We spent the final hours of our trip sitting in the Admiral’s Club at DFW drinking ice water and trying to stay awake. We found a couple of chairs in a corner next to a rather odd looking (for the lounge anyway) young man. Anyone who has spent any time in these places knows the pecking order. You have the loud business people congregating in the middle, making the world aware of their importance. You have the sophisticated traveling couples, trying to get out of the way. You have the families sitting around in goggle-eyed wonder finally understanding how mom or dad spends their time when they’re on the road. And you have the guy that no one wants to sit by because he doesn’t fit in those other groups. This was whom we chose to sit by – long trenchy kind of coat, knit hipster hat, scraggly beard and guitar case. He was a completely fine companion, but being odd looking we were the only people willing to associate ourselves with his space. He drank Vodka and Tonics and eventually packed up and left.
It was within an hour of our departure so we decided to head back to the Starbucks at C15 and treat ourselves to something other than ice water. As I walked past the seat where our friend had been sitting, I noticed a fancy pair of those giant headphones, now popular among the smart set, sitting on the floor by his chair. He had forgotten them. I showed MLW and told her that we should keep an eye out for him on the off chance that he hadn’t left yet; perhaps he had done the same thing we were doing, getting out for a bit of air before getting on a plane, and we might run into him.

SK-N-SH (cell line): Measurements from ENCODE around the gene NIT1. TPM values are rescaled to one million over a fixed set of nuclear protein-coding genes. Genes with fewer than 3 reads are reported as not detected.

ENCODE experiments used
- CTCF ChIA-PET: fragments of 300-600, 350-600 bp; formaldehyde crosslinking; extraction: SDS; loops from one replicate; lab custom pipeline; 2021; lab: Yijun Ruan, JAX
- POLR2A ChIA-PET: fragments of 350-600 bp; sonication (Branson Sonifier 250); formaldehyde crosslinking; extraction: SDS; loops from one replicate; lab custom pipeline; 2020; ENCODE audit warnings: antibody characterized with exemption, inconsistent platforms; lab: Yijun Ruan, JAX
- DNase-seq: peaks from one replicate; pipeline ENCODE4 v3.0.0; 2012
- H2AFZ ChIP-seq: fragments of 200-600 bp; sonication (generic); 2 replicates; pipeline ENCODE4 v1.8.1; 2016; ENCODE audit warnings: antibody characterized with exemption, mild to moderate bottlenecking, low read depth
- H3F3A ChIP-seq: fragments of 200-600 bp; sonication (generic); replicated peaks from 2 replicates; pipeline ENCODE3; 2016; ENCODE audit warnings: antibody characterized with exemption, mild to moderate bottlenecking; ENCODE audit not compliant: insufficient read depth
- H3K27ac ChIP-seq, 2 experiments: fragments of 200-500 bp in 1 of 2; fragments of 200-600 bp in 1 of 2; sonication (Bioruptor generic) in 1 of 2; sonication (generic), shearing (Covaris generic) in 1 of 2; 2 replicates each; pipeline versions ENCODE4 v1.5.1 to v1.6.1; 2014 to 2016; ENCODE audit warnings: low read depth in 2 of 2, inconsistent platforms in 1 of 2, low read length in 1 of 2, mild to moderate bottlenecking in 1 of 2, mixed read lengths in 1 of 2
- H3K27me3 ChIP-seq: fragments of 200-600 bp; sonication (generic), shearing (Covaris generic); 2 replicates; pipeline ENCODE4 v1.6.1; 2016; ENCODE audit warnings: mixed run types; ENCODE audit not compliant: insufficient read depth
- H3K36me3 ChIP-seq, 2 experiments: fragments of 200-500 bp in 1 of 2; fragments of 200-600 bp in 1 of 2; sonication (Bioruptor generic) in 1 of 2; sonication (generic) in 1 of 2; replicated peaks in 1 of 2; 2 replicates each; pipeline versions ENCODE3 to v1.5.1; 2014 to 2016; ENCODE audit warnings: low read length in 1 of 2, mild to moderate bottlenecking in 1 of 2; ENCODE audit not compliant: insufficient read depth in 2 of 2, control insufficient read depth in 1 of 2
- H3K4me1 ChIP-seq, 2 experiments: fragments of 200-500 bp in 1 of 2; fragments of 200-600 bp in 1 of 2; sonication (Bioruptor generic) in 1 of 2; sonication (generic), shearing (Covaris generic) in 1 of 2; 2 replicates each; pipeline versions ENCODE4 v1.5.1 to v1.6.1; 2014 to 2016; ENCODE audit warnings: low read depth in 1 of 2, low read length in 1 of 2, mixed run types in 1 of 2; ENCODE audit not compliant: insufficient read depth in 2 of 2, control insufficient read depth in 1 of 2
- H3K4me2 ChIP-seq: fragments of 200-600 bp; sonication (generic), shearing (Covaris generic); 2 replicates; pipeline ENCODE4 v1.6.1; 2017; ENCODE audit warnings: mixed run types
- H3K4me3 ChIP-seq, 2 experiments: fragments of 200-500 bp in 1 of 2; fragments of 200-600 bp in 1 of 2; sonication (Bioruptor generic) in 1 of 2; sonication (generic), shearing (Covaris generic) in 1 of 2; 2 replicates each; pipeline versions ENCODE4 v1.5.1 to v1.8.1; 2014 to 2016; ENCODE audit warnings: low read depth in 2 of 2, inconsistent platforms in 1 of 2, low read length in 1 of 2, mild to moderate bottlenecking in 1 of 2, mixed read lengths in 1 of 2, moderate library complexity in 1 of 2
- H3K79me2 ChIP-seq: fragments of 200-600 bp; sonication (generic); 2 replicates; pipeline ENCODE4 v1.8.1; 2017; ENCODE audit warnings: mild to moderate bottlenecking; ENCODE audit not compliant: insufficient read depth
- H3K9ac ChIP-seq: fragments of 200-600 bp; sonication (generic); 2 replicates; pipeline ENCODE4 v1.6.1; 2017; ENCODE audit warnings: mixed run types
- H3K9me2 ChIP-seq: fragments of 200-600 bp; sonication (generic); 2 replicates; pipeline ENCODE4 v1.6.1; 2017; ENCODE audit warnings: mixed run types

We left and walked and got our drinks and were heading back to our departure gate when I saw him, walking straight at me. I raised a hand and waved but he didn’t see me so I gave a loud “Excuse me” that caught his attention. He was shocked when I explained who we were and where we’d seen him, most people simply do not absorb the details of their environment the way I do. I told him about the headphones and he looked stunned – I could see the wheels turning – and without even checking his bags he said “Oh my god, you people are so kind. Good karma on you!” I told we try to help where we can. He did an about-face and walked back towards the lounge.
We boarded on time and left quickly and settled into that awful state where you’re on the tail end of 20 hours of being awake and every little noise is amplified to the point of pain. MLW dozed off and I read, being wildly entertained by the jackass in the seat across from us. Two shots of vodka before leaving and he tells the attendant that “I’m going to be your problem child on this flight.” As we flew west, he continued to make loud pronouncements so that we’d all know the details of his trip. The flight attendant kept bringing him beer after beer, making me think about the last drunk the airlines had put on the road who had driven the wrong way up I25 until he killed himself and 4 out of 5 family members coming home from a gymnastics meet. I hoped he was being met, because I didn’t want to have to manage my way around him out on the road. As is turned out, he was meeting his brother who was not going to be there, because he didn’t know that we were arriving early and thus his first visit to Albuquerque in 30 years to see his dad was going to be messed up but it didn’t matter because he was never going to fly coach again. Such are the mundane details that drunks feel we need to know. It didn’t help when the guy in the seat behind him engaged him in a shouting conversation about how the Duke City hadn’t changed a bit in all that time.
I was glad to get off the plane and to begin the last leg of our journey home. I passed Drunk Visitor walking through the terminal with his family, still yelling about first class. His sister in law (?) said “I see you hit the bar on the plane” as they headed to baggage claim.